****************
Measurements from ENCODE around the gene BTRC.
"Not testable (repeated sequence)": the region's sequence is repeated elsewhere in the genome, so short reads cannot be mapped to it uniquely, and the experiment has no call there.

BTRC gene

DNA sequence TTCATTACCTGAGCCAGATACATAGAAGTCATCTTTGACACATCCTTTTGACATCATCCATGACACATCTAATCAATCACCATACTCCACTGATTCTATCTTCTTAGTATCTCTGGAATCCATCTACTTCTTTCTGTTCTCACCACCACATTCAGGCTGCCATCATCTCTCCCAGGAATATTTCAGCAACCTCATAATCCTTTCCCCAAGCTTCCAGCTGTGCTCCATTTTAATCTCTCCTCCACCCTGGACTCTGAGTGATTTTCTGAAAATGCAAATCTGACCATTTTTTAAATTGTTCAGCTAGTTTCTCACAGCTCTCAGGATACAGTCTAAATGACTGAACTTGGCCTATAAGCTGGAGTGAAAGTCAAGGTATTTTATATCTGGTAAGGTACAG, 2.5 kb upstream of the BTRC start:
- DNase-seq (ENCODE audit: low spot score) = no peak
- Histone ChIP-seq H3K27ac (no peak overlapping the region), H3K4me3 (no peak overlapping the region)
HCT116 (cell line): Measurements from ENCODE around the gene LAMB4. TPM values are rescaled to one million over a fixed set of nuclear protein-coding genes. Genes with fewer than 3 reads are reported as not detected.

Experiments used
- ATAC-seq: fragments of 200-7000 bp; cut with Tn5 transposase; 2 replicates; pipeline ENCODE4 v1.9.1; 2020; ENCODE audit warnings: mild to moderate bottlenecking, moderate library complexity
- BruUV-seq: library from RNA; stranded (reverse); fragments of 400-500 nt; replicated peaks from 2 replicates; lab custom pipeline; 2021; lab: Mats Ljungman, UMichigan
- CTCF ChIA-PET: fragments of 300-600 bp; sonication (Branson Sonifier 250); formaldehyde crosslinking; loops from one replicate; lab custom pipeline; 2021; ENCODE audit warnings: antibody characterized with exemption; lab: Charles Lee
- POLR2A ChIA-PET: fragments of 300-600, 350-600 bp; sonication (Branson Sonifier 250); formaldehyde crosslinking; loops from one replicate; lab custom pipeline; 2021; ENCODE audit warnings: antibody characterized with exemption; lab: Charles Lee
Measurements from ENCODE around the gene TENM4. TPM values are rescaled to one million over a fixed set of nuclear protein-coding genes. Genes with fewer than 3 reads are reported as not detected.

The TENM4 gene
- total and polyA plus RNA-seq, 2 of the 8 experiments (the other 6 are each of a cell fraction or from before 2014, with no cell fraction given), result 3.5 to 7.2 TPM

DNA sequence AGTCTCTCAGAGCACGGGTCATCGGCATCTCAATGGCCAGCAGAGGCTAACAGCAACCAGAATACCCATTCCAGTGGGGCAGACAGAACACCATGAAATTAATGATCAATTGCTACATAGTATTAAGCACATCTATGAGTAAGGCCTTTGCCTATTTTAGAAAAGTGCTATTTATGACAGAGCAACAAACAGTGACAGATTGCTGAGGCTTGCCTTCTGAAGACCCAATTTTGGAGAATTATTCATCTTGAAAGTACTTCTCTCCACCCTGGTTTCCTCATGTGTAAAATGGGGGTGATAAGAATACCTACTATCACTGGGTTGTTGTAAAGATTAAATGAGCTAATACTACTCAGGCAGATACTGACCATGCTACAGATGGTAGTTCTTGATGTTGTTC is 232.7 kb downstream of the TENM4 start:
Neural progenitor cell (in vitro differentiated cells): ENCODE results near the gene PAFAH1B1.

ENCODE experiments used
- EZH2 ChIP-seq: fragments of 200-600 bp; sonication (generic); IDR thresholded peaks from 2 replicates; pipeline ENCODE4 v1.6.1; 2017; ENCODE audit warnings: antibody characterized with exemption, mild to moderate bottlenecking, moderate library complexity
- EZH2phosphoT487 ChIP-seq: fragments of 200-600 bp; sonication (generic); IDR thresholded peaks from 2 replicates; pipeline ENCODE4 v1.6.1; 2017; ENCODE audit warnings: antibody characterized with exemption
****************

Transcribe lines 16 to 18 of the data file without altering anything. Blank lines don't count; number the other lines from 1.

DNA sequence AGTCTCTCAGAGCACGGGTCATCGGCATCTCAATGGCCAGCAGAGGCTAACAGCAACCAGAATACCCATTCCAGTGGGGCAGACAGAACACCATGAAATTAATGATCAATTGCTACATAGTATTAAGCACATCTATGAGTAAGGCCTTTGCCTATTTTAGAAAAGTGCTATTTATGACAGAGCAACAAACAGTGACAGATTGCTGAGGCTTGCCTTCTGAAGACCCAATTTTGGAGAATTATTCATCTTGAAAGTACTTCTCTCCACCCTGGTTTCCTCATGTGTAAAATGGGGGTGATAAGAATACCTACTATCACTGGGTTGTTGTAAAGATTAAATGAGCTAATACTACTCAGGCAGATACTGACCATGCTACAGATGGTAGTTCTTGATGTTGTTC is 232.7 kb downstream of the TENM4 start:
Neural progenitor cell (in vitro differentiated cells): ENCODE results near the gene PAFAH1B1.

ENCODE experiments used